Associate Professor in Polymer Chemistry
Department of Biosciences and Nutrition,
Karolinska Institutet, Stockholm, Sweden
Phone: +46 8 52481025
Dmitri Ossipov is an Associate Professor in Polymer Chemistry since the beginning 2012. He graduated from Samara State University (Russia) in 1992 and received his PhD in Bioorganic Chemistry from the Uppsala University (Sweden) in October 2002. After working as a PostDoc fellow at the Department of Medical Biochemistry and Biophysics, Karolinska Institutet, Sweden, he joined the Polymer Chemistry program at the Department of Materials Chemistry, Uppsala University in 2004, where he worked for 13 years. In year 2018, he joined the Department of Bioscience and Nutrition at Karolinska Institutet, where he is currently working on a project devoted to the development of smart injectable hydrogels for drug delivery. Dr. Ossipov’s research interests are in the area of the development of biofunctional synthetic or semi-synthetic materials designed to interact with cells in vivo for regenerative medicine and chemotherapy. Current focus is on injectables that are formed from hyaluronic acid (HA) and act locally (in-vivo forming bulk hydrogels) or systemically (nanogels, core-shell type nanoparticles) on HA specific cells. Dr. Ossipov published more than 60 pear-reviewed articles, has filed 4 patients and has been a speaker in more than 30 international
“From individual biomacromolecules to nanomedicines and tissue mimics – a modular synthetic approach”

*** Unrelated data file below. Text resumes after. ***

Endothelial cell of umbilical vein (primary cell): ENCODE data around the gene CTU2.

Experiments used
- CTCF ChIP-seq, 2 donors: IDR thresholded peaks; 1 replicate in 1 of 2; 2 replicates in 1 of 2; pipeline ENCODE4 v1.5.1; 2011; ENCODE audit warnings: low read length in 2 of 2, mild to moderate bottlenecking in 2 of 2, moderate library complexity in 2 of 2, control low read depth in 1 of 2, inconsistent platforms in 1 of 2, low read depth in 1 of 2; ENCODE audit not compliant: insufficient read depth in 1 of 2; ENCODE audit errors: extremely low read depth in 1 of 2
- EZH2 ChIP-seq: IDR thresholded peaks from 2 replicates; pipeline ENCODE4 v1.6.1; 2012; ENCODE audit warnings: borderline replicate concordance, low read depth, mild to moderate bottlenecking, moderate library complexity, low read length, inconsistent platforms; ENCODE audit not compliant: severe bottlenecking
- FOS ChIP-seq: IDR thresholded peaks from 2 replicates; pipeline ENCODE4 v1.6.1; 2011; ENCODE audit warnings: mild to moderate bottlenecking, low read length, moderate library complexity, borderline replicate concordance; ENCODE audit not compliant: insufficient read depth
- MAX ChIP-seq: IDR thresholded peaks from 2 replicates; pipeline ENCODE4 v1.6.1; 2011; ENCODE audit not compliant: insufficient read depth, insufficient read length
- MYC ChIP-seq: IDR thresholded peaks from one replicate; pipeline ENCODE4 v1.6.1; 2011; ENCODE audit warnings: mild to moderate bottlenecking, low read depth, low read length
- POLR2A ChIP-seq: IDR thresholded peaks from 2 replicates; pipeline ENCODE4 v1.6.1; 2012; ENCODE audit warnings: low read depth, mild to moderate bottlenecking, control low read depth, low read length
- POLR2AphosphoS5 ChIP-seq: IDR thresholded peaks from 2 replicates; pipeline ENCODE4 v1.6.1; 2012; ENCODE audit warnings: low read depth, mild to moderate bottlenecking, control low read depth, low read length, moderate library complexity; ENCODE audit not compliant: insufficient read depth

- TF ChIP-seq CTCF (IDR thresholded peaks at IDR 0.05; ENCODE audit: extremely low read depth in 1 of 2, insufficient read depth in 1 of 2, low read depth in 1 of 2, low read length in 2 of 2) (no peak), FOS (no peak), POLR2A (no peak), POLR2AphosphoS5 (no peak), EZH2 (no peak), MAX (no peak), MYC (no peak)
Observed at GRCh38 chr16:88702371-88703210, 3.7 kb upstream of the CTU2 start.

Extracellular matrix (ECM) of our body is a collection of biomacromolecules (proteins, carbohydrates) that organizes the basic units of life, cells into tissues and organs. In this talk, I will present one of the important polysaccharide biomacromolecule of ECM, hyaluronic acid, that plays many important roles in cell signaling and tissue development including tumorigenesis. My work focuses on smart chemical modifications of hyaluronic acid that enable construction of tumor-specific nano-carriers for therapeutic and imaging agents, as well as to build hydrogel-based biomaterials for tissue regeneration. Studies were focused on the development of hyaluronic acid nanogels that improve the delivery of theranostics to cancer cells. Additionally, bulk injectable hydrogels were developed to carry suitable growth factors and antimicrobial agents to achieve bone and skin regeneration. By harnessing reversible interactions between biomacromolecules and combination with covalent cross-linking, three dimensional printing of soft hydrogels together with cells was achieved thus opening future possibilities for creation of artificial tissue models on a bench and studying new medicines in vitro.